Right now, Apple and Adobe are waging a war over something that’s had a dramatic impact on the internet for well over a decade. And that is an online technology called Adobe Flash, which presently has an uncertain future.
This started when the iPhone was released without Flash support. To the ire of a vocal minority who didn’t have access to streaming video sites (until they upgraded their sites to make them iPhone compatible), this was tantamount to preventing the device from accessing all that the internet has to offer. Now that the iPad has been released, the same concerns carry over to this new device which similarly does not support Flash. As an iPod Touch (and soon to be iPad) user isn’t a problem for me at all, and I’ll tell you why. It’s because Flash detracts more than it adds.
4 Reasons Why Flash Needs to Go:
- It’s difficult to use properly, and conversely very easy for everything to go wrong. And that proper use is? Always in service of the content, and never detracting from it. Here’s an example of a horrendous site that abuses Flash. It’s boisterous and unsightly, auto-plays annoying music, and is all-around terrible. There are millions of sites like it.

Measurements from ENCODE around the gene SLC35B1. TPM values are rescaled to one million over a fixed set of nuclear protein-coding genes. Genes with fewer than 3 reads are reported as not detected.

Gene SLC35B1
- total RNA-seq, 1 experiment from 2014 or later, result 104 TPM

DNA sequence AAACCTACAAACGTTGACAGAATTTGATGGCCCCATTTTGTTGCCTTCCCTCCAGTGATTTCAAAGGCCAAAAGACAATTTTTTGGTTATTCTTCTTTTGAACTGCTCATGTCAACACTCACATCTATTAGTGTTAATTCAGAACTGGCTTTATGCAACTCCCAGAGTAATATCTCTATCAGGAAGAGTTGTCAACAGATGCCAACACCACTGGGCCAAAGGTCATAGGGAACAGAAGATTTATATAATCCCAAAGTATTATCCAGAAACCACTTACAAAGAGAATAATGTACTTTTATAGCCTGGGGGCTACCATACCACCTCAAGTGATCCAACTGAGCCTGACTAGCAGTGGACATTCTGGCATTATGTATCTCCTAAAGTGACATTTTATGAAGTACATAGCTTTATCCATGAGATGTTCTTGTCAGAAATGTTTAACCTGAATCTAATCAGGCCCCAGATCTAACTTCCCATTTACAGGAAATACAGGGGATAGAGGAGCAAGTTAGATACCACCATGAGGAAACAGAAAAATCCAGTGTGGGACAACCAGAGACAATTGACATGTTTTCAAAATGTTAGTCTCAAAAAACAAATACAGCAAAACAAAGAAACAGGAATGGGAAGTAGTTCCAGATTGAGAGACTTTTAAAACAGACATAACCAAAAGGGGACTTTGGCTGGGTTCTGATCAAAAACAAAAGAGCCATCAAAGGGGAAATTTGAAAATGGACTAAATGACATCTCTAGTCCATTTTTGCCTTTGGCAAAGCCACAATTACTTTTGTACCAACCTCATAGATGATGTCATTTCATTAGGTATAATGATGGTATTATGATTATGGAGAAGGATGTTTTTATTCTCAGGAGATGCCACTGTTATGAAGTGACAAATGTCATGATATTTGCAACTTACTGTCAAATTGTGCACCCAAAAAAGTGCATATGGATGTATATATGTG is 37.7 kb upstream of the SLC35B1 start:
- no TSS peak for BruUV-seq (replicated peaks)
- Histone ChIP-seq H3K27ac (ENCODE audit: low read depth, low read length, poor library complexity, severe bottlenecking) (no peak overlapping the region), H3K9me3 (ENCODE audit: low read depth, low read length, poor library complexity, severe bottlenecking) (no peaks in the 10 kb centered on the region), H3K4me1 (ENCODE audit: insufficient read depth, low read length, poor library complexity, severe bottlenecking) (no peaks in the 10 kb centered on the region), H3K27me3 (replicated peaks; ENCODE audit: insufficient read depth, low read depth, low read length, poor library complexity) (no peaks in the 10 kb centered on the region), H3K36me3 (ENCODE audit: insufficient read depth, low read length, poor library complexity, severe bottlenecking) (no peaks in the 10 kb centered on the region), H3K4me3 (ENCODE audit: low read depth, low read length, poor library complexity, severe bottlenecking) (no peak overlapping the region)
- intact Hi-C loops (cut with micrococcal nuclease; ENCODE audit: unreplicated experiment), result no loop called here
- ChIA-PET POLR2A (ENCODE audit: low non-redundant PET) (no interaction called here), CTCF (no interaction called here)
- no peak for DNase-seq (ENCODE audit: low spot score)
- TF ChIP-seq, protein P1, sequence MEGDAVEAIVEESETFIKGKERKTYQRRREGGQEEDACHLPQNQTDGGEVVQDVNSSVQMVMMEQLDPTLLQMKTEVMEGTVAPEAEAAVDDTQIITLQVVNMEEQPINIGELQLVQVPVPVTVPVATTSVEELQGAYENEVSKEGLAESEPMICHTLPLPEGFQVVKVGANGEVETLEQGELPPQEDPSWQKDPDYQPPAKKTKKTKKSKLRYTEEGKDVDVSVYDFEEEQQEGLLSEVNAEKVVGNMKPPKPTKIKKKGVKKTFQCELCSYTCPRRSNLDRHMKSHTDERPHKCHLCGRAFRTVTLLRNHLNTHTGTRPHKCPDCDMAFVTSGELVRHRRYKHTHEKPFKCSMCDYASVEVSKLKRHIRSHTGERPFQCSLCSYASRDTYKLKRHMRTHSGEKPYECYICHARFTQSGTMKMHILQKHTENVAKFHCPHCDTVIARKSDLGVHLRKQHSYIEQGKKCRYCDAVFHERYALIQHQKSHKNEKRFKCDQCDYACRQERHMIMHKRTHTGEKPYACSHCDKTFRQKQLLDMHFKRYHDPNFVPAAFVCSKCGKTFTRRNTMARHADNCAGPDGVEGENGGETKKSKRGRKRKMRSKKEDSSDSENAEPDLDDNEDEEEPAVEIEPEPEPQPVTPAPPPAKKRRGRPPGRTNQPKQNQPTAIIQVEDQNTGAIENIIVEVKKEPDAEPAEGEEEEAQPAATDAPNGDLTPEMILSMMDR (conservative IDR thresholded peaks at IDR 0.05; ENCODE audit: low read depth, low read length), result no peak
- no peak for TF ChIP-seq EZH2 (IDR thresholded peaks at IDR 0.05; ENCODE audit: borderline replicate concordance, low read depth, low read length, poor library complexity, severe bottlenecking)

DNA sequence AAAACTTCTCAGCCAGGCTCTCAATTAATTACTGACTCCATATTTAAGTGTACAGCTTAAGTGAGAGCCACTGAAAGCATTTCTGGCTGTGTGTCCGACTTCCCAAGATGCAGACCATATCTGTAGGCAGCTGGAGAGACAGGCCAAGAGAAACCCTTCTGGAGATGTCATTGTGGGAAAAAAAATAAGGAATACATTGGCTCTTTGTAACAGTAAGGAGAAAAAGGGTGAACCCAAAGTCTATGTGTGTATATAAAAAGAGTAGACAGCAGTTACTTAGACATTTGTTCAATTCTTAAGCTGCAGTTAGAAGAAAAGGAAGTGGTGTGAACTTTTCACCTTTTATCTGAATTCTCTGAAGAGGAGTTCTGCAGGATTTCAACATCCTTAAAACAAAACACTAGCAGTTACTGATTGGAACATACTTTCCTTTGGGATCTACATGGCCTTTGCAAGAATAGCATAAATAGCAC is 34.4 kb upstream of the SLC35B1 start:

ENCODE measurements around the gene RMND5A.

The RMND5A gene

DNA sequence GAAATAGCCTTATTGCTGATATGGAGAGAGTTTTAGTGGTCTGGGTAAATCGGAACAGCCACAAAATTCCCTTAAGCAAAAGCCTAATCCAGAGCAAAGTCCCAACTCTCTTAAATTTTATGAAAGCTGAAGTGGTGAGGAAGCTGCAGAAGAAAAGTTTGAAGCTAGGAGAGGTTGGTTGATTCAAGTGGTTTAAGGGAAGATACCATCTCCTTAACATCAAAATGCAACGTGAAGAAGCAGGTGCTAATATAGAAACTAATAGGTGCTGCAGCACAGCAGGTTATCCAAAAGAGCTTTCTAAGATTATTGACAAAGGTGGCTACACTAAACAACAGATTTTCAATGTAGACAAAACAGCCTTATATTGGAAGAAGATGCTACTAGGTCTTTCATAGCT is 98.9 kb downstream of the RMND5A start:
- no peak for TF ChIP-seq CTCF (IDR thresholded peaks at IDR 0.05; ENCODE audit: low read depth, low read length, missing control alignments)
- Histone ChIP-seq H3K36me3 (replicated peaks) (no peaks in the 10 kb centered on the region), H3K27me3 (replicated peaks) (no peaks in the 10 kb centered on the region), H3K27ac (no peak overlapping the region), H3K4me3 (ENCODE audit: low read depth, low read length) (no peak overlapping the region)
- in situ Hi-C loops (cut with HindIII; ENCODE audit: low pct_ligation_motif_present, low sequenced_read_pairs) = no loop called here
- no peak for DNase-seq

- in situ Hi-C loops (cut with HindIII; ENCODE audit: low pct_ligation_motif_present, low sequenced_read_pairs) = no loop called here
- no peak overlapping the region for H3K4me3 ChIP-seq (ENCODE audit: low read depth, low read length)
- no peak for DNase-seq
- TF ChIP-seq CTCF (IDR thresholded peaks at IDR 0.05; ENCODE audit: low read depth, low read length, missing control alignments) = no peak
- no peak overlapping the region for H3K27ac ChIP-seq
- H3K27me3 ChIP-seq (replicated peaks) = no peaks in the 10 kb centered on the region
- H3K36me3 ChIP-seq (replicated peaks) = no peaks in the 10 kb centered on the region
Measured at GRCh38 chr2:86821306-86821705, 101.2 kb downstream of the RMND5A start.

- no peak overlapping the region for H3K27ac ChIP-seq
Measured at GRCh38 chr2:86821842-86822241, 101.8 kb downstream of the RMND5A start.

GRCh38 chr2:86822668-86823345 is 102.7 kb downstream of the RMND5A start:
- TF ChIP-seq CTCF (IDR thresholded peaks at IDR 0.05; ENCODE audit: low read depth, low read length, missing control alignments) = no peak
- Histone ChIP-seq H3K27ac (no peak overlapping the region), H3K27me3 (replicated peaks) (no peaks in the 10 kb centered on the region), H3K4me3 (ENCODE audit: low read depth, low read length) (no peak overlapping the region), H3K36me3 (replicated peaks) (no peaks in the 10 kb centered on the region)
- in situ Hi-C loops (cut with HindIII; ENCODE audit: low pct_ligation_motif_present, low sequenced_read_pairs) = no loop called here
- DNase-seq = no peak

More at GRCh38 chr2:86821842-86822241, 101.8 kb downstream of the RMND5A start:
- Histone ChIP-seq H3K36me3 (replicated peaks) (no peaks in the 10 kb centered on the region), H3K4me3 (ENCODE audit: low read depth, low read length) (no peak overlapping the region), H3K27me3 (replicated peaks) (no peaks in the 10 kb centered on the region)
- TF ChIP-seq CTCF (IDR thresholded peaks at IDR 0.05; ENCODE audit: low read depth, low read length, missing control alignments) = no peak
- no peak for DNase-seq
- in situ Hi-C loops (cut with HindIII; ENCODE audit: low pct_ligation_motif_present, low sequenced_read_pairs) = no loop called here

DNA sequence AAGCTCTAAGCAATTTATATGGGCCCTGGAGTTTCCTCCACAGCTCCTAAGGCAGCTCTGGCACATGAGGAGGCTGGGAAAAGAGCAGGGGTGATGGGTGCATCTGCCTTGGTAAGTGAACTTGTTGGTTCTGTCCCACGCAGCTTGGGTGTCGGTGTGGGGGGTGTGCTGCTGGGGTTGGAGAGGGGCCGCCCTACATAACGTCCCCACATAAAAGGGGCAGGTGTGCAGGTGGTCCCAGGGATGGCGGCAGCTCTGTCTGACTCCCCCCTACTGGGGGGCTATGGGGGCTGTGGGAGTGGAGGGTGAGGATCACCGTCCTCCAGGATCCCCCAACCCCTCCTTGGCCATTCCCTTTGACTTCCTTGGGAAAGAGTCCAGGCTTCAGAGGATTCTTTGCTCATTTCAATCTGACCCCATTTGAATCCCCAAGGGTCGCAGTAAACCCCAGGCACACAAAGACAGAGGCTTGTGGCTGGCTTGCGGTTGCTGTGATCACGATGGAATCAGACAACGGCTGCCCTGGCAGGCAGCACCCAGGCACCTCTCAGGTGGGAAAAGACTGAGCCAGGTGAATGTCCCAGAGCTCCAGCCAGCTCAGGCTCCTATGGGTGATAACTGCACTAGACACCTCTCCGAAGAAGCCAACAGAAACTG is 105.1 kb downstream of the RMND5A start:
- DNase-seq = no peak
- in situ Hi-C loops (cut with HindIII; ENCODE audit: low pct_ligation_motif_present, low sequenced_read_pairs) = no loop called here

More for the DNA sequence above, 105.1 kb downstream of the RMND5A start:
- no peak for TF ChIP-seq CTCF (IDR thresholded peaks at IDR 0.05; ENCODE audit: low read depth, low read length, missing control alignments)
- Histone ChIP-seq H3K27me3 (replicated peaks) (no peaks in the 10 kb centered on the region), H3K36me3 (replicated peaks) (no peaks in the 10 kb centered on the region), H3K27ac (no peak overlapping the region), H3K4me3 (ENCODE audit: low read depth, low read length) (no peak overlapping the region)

- It loads slowly, doesn’t scale, and is cumbersome. It might seem like a great idea to add a 2-minute long introduction video to your site to demonstrate to your audience how tech-savvy you are. Don’t do that. 80% of your visitors will close the browser tab before your intro finishes because they don’t care. Seconds count.
- Google can’t crawl any information that you put into Flash and it won’t work on mobile devices. You can have your entire site in Flash but none of that information will be accessible to Google and thus, the larger internet. Mobile devices like Blackberries and iPhones won’t display your website at all.
- It’s an old technology that eats up CPU cycles and battery power, and there are modern technologies like HTML 5 which are superior. In short, aside from Adobe’s interest in selling Flash-producing applications, it has no reason to exist going forward. Apple knows this and is accelerating the process, thankfully.
Blocking Flash in Your Browser
I personally (like many others) have a Flash-blocking extension installed in Firefox. This means that any and all Flash on the internet won’t appear in my browser unless I specifically enable it to. By and large, the only site that I allow to display flash is Youtube. This trend (of Flash-blocking browser plugins) has gained so much popularity that Ars Technica authored a recent article on the topic, begging users to not block their ads because it funds the production of their website. Sorry Ars: as much as I enjoy your content, Flash adds nothing to your site unless you’re an advertiser. Switch to non-Flash adds and people won’t block them. Here’s a great editorial on TechDirt that discusses the issue further.